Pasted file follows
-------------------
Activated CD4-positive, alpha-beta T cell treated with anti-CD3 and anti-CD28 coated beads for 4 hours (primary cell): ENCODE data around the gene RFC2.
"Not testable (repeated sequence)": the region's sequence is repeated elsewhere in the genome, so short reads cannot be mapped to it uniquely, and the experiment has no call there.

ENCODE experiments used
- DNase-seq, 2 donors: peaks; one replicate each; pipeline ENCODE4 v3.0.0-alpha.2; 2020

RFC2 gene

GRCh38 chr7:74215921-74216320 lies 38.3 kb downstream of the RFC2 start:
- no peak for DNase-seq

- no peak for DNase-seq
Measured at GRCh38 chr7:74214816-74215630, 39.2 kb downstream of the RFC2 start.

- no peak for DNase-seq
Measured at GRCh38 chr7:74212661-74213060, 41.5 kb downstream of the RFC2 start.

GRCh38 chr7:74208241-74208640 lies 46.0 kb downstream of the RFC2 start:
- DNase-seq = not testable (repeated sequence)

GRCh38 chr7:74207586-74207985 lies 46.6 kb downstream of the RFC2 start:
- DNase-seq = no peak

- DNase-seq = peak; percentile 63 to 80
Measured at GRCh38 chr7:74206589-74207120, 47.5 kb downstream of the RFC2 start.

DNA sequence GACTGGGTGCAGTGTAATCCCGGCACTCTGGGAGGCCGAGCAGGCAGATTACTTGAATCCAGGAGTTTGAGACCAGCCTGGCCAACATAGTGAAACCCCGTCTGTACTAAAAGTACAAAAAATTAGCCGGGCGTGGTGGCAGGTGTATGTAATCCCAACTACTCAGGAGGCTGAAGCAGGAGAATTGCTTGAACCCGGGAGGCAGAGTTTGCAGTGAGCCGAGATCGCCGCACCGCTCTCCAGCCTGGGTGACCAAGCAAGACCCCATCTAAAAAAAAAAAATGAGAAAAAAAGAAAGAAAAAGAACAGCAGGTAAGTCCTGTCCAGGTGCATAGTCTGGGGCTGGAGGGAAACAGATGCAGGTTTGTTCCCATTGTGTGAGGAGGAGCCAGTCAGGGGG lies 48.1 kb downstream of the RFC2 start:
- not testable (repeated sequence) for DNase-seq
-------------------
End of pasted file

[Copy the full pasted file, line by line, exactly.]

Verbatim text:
Activated CD4-positive, alpha-beta T cell treated with anti-CD3 and anti-CD28 coated beads for 4 hours (primary cell): ENCODE data around the gene RFC2.
"Not testable (repeated sequence)": the region's sequence is repeated elsewhere in the genome, so short reads cannot be mapped to it uniquely, and the experiment has no call there.

ENCODE experiments used
- DNase-seq, 2 donors: peaks; one replicate each; pipeline ENCODE4 v3.0.0-alpha.2; 2020

RFC2 gene

GRCh38 chr7:74215921-74216320 lies 38.3 kb downstream of the RFC2 start:
- no peak for DNase-seq

- no peak for DNase-seq
Measured at GRCh38 chr7:74214816-74215630, 39.2 kb downstream of the RFC2 start.

- no peak for DNase-seq
Measured at GRCh38 chr7:74212661-74213060, 41.5 kb downstream of the RFC2 start.

GRCh38 chr7:74208241-74208640 lies 46.0 kb downstream of the RFC2 start:
- DNase-seq = not testable (repeated sequence)

GRCh38 chr7:74207586-74207985 lies 46.6 kb downstream of the RFC2 start:
- DNase-seq = no peak

- DNase-seq = peak; percentile 63 to 80
Measured at GRCh38 chr7:74206589-74207120, 47.5 kb downstream of the RFC2 start.

DNA sequence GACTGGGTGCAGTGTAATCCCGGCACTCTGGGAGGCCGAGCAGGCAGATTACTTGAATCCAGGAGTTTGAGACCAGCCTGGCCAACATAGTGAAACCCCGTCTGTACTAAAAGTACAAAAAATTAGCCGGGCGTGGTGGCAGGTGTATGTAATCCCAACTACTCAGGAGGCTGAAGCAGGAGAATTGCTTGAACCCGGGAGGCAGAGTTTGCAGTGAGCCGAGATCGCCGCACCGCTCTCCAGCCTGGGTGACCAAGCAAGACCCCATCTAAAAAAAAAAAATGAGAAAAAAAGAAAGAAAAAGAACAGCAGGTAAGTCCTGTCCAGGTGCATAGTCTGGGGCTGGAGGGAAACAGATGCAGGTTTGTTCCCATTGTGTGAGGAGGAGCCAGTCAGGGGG lies 48.1 kb downstream of the RFC2 start:
- not testable (repeated sequence) for DNase-seq